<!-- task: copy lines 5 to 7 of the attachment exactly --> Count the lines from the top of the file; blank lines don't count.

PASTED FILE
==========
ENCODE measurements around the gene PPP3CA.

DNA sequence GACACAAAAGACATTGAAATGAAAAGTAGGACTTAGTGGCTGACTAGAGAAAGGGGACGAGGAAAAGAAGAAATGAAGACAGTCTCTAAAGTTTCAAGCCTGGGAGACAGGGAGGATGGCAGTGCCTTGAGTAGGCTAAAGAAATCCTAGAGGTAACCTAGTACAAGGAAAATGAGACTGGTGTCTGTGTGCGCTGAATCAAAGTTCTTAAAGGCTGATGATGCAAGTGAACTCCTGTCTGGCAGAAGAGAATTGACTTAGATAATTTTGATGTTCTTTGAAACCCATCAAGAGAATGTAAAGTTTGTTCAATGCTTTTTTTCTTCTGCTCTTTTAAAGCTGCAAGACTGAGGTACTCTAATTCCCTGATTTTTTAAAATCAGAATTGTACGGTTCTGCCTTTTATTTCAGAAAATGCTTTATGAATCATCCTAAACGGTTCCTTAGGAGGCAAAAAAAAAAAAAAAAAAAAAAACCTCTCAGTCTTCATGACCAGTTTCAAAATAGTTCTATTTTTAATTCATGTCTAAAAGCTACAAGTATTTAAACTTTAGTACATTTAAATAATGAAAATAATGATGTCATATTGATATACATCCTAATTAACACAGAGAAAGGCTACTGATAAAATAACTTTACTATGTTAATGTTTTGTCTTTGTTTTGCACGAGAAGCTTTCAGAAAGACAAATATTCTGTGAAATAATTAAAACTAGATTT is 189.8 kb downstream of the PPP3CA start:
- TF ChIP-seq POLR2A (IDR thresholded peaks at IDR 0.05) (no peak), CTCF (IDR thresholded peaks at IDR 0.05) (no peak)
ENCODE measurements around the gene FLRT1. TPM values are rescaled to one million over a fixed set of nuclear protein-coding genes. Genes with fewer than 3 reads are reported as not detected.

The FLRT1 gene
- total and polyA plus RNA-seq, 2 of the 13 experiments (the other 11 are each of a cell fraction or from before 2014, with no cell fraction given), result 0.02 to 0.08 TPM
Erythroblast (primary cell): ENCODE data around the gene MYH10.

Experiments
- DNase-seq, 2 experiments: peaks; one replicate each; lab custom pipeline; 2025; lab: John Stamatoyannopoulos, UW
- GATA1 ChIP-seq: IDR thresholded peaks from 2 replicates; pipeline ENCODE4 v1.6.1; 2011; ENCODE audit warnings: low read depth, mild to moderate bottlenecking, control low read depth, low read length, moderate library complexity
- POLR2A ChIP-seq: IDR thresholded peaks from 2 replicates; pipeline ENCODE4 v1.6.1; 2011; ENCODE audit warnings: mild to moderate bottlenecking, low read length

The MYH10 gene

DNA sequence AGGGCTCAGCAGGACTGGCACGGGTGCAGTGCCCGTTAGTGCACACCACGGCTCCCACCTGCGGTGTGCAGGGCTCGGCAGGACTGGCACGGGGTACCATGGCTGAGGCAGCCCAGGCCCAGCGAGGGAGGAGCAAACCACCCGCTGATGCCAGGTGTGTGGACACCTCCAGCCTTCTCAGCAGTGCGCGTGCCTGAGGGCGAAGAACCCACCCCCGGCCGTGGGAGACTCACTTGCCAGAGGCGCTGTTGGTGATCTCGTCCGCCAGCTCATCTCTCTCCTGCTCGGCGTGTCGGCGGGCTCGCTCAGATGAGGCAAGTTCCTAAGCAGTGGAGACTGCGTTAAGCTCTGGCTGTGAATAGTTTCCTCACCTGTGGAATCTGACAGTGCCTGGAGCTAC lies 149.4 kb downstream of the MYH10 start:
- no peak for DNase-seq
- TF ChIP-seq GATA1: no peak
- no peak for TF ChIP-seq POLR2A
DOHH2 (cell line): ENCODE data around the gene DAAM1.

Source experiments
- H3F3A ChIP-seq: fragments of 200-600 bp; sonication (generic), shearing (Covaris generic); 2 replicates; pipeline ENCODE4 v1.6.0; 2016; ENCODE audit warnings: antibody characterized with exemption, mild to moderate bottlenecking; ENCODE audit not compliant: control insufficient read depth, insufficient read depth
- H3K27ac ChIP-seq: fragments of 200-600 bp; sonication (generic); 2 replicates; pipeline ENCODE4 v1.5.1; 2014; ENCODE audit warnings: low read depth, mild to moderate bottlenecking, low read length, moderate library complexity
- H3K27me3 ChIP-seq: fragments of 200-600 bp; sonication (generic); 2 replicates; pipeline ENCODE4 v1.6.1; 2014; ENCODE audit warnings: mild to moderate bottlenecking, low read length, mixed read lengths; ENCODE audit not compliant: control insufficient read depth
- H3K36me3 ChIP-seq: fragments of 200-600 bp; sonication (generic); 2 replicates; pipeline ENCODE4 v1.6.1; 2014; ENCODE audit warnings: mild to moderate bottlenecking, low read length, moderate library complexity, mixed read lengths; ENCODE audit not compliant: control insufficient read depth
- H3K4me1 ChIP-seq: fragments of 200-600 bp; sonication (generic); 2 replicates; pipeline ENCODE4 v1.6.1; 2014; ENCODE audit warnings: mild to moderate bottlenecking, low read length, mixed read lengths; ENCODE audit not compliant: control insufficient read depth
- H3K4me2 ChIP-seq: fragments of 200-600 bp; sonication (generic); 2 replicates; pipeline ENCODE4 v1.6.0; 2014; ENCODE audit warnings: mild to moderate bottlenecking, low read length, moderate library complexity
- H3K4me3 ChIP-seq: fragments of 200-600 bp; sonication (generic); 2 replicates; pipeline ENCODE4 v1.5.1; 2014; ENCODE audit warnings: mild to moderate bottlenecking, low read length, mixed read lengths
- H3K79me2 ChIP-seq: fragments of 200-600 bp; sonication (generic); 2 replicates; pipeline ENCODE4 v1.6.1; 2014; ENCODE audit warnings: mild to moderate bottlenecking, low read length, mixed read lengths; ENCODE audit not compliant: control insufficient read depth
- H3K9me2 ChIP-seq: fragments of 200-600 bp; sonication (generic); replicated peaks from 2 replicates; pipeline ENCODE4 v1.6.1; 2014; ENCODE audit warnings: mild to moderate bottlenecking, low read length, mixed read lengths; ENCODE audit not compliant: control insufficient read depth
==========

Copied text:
The FLRT1 gene
- total and polyA plus RNA-seq, 2 of the 13 experiments (the other 11 are each of a cell fraction or from before 2014, with no cell fraction given), result 0.02 to 0.08 TPM
Erythroblast (primary cell): ENCODE data around the gene MYH10.